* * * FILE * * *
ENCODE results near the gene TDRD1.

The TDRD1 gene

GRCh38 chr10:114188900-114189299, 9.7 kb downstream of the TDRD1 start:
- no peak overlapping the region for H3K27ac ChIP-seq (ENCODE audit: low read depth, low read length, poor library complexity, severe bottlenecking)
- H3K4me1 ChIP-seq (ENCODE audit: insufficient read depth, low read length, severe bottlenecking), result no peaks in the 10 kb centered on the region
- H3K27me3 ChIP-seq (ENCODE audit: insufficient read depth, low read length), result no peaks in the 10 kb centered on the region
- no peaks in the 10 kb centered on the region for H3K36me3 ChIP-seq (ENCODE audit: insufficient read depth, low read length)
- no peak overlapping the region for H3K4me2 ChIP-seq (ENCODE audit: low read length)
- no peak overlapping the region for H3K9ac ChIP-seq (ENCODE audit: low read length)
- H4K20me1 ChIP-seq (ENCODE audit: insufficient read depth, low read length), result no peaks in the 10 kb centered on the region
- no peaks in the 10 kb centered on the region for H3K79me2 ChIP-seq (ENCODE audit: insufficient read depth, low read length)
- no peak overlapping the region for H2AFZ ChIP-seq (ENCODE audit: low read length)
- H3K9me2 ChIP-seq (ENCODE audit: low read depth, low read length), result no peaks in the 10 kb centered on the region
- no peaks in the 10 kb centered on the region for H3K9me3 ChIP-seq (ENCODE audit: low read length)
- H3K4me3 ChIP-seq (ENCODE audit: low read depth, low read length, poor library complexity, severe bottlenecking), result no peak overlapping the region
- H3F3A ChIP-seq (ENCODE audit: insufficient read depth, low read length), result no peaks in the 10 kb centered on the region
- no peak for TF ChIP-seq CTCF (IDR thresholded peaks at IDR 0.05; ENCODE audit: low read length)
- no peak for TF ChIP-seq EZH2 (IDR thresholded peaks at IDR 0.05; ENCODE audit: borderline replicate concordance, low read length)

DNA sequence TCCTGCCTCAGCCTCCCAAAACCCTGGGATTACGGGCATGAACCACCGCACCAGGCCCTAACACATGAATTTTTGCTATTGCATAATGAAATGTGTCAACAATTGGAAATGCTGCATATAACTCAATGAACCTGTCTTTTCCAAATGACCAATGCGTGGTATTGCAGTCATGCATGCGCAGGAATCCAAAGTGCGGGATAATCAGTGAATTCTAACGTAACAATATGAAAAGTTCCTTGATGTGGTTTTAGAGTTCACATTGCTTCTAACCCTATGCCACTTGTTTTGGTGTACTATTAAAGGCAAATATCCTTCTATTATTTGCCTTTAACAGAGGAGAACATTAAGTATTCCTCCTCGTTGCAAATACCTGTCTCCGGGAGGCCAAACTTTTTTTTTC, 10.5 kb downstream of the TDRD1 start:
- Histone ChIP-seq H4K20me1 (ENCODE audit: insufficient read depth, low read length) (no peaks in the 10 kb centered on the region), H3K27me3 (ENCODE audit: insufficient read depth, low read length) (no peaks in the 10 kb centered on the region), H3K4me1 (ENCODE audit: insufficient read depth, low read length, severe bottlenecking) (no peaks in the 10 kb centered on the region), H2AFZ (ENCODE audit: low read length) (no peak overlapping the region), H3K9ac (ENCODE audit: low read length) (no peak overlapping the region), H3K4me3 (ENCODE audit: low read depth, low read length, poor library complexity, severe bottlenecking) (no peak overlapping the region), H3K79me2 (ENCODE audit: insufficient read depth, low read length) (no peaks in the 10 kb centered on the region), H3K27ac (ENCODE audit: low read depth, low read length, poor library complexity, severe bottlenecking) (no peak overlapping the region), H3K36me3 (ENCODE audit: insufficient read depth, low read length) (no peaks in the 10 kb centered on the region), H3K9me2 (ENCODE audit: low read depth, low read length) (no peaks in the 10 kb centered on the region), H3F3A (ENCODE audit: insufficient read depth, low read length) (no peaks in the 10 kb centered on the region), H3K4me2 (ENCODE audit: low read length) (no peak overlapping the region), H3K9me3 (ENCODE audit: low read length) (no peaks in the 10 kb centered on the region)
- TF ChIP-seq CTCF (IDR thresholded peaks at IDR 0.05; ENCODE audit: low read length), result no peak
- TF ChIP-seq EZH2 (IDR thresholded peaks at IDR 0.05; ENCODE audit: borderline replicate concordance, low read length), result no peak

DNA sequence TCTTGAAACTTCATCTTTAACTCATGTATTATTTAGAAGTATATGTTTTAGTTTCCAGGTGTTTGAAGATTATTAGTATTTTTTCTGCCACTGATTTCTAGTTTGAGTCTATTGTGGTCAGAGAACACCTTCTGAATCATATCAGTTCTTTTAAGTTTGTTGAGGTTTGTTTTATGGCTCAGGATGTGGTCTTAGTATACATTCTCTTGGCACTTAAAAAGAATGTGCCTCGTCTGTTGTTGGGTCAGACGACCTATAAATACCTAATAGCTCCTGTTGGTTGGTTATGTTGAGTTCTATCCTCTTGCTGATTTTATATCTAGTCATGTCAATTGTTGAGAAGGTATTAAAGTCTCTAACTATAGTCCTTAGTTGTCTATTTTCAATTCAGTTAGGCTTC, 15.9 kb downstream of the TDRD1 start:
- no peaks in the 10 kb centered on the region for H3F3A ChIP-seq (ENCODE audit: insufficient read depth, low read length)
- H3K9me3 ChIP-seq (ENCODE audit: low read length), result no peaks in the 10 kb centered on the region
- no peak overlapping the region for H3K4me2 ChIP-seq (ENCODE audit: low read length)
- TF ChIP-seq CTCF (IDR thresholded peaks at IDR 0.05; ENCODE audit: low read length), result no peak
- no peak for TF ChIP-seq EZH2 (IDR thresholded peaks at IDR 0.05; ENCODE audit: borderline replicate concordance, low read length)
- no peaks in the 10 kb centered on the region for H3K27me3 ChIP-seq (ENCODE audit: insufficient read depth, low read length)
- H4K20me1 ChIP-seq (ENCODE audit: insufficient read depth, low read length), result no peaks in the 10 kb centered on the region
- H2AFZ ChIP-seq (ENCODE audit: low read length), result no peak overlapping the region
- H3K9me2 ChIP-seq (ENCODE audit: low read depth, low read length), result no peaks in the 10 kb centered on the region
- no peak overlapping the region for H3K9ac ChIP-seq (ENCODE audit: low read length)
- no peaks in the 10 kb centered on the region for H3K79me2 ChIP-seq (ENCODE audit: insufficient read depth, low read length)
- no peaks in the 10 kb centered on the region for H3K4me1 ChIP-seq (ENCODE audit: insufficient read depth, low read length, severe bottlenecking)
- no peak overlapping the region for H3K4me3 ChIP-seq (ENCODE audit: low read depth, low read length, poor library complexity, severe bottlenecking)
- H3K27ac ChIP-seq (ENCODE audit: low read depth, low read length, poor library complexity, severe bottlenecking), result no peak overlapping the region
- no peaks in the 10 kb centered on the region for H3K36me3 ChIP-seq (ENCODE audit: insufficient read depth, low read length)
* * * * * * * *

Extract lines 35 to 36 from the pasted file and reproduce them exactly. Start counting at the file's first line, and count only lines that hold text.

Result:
- no peaks in the 10 kb centered on the region for H3K4me1 ChIP-seq (ENCODE audit: insufficient read depth, low read length, severe bottlenecking)
- no peak overlapping the region for H3K4me3 ChIP-seq (ENCODE audit: low read depth, low read length, poor library complexity, severe bottlenecking)